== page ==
There is a myth about the internet that it sets all content free (free, as in the monetary sense), and the Times has proved it to be a myth by successfully selling its "Paywall" to over 100,000 users (bbc article here).
It's not true that hardware/goods cost money and software/content is free. What is true is that the paradigm shifts as technology changes. For example, wikipedia, a vast repository of free online content, made a serious dent in Enclyopedia Britannica's earning potential. But software as a service is a booming business (take niche products like basecamp, codesion, timecost and kashflow to name but a few); google is using user-provided content to place advertising (on youtube), and you can buy e-books online at Amazon for your kindle (previously hyped in this column). Yes, bits and bytes can generate lots of revenue.
On the other side of the coin, sometimes tangible goods can be made available free of charge. Think of promotions, tie-ins such as mobile phones with contracts, gizmos which let you login to your bank online (somehow they make you pay for the banking), freecycle (which gives you your neighbour's unwanted coffee table for free, as long as you collect) and 1p items on ebay (you pay shipping of course).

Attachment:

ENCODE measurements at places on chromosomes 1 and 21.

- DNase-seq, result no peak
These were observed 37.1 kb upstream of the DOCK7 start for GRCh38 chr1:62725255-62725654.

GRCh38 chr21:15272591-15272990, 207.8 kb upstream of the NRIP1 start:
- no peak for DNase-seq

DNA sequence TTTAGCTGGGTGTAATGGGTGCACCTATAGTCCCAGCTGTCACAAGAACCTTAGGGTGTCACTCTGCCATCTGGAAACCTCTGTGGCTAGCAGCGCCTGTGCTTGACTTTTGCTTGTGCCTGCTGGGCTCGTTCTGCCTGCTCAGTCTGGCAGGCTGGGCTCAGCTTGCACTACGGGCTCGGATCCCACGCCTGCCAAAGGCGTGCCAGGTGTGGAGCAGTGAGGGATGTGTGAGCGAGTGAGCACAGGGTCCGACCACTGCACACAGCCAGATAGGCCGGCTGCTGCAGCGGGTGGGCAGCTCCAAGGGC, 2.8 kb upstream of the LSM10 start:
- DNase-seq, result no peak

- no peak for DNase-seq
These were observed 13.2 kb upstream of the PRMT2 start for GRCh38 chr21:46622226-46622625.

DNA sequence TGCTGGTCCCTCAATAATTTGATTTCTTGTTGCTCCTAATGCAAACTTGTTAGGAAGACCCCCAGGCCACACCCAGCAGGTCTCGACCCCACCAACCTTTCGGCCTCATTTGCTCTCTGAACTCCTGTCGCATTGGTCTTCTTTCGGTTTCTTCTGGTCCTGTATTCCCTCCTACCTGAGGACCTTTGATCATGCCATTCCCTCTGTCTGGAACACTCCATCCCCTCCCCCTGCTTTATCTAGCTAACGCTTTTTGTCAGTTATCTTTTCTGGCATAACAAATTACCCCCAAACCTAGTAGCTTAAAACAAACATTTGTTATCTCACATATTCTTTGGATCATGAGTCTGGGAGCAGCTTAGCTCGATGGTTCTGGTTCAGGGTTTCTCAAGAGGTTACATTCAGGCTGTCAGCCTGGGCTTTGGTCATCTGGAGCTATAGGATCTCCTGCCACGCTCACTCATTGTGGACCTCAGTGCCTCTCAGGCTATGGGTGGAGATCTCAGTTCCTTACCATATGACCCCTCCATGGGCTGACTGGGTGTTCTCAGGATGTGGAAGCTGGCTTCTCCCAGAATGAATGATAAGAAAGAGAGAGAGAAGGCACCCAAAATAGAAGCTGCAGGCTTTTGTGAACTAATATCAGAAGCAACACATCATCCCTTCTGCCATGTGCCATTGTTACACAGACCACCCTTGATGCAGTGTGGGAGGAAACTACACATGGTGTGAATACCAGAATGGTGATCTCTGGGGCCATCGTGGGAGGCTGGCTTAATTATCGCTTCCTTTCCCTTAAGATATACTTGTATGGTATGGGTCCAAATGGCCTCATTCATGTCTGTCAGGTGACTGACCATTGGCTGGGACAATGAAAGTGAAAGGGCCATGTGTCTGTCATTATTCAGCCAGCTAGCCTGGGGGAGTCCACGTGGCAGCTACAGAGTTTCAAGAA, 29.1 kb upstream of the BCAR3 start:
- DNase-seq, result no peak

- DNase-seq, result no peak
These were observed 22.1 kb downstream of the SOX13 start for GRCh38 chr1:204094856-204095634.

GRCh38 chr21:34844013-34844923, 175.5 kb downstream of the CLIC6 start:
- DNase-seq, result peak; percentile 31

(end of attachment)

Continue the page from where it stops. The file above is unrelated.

What is a constant is that where a product or service costs time and money to produce and is worth something in the market, it can be sold for a price. If you understand your market, you can weave through the complexities of technology without skipping a beat!